MOUNT MERON, Israel — Requires for accountability after a disaster that left 45 people deep at a holy site in northern Israel mounted on Saturday as questions rolled about the culpability of the government, religious leaders and the police.
The stampede on Mount Meron inappropriate Friday during an annual pilgrimage, one of Israel’s worst civil calamities, was foreshadowed for years in warnings by local politicians, journalists and ombudsmen that the put had become a death trap.
On Saturday, the Israeli news media described that senior police officials had blamed the Ministry of Religious Professional cares because it had signed off earlier in the week on safety procedures for the event.
But a monitor spokesman said that no additional precautions had been taken to fastened the site since the stampede. Three police officers on duty at the mountain hinted they had received no instructions to limit crowds since the deaths on Friday. Medieval history palmers who remained on the mountain continued to walk through the site of the stampede, which had not been cordoned off.
Selectmen and political commentators accused the police and other authorities of playing a large in the tragedy. One of those under scrutiny is the minister for public security, Amir Ohana, who operates the police and rescue services and attended the pilgrimage himself.
Successive Israeli controls were blamed for turning a blind eye to safety issues on the mountain for profuse than a decade to avoid alienating the ultra-Orthodox Jews who attend the annual frolic, known in Hebrew as a hillula. Seven of the last nine Israeli wear the crowning coalitions have relied on the support of ultra-Orthodox parties.
Referring to the charg daffaires for public security, Anshel Pfeffer, a political commentator and author, transcribed in the liberal Israeli newspaper Haaretz, “Ohana would not have heeded — not even for a minute — to restrict arrivals to the hillula at Meron and anger the ultra-Orthodox stateswomen who control the fate of his master, Prime Minister Benjamin Netanyahu.”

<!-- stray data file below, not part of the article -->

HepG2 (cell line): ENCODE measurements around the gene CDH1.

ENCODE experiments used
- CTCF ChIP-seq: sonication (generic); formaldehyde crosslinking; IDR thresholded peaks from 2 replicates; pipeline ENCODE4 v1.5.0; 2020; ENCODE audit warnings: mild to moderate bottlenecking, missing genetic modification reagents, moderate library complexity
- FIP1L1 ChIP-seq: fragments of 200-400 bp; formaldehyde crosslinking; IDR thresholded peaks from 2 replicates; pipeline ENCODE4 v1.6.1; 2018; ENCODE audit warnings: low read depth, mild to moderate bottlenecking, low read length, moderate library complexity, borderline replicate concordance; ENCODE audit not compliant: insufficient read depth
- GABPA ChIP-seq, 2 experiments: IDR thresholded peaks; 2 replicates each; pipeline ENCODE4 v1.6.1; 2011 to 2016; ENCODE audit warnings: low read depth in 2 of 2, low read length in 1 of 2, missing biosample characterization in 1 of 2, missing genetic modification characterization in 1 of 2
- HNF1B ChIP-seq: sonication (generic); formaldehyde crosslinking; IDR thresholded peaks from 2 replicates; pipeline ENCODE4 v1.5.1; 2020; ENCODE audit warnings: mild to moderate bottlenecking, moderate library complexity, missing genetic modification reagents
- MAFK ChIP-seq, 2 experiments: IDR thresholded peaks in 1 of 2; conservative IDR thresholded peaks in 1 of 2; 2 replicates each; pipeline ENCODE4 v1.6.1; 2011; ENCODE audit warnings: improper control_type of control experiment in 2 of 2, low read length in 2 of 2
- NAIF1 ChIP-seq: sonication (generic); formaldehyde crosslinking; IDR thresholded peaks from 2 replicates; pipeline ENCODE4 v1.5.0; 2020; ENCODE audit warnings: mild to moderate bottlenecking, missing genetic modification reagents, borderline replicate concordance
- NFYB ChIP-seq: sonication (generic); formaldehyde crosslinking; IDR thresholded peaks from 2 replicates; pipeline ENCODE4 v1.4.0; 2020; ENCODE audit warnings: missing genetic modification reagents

“But neither did his forebears consider it,” he added.
Mr. Netanyahu is currently struggling to cobble together a new coalition supervision that will require the support of two ultra-Orthodox parties to have a prospect of forming a parliamentary majority.
A senior police officer, Morris Chen, suggested on Friday night that police protocols had not been influenced by factious interference.
Mr. Ohana, the public security minister, posted on Twitter that observe had done their best.
“There must be and will be a thorough, in-depth and proper inquiry that will discover how and why this happened,” he later answered in a video, adding, “From the bottom of my heart I wish to share in the keen of the families that lost the most precious thing of all, and to wish a speedy and full recovery to the injured.”
The attorney general, Avichai Mandelblit, blamed an independent watchdog that investigates claims of police wrongdoing with assessing charges of police negligence in the buildup to the disaster.
But on Saturday, Kan, the state-run broadcaster, state that the watchdog was reluctant to oversee the investigation because of the roles spaced by other officials and bodies beyond the police.
Hundreds of thousands of ultra-Orthodox Jews assail Mount Meron each spring for the festival of Lag b’Omer. It honors the cessation of a second-century Jewish mystic, Rabbi Shimon Bar Yochai, whose vault is on the mountain.
Crowds were banned in 2020, but about 100,000 turn in this year after a successful vaccination drive that has allowed much of Israeli human being to return to something approaching normalcy.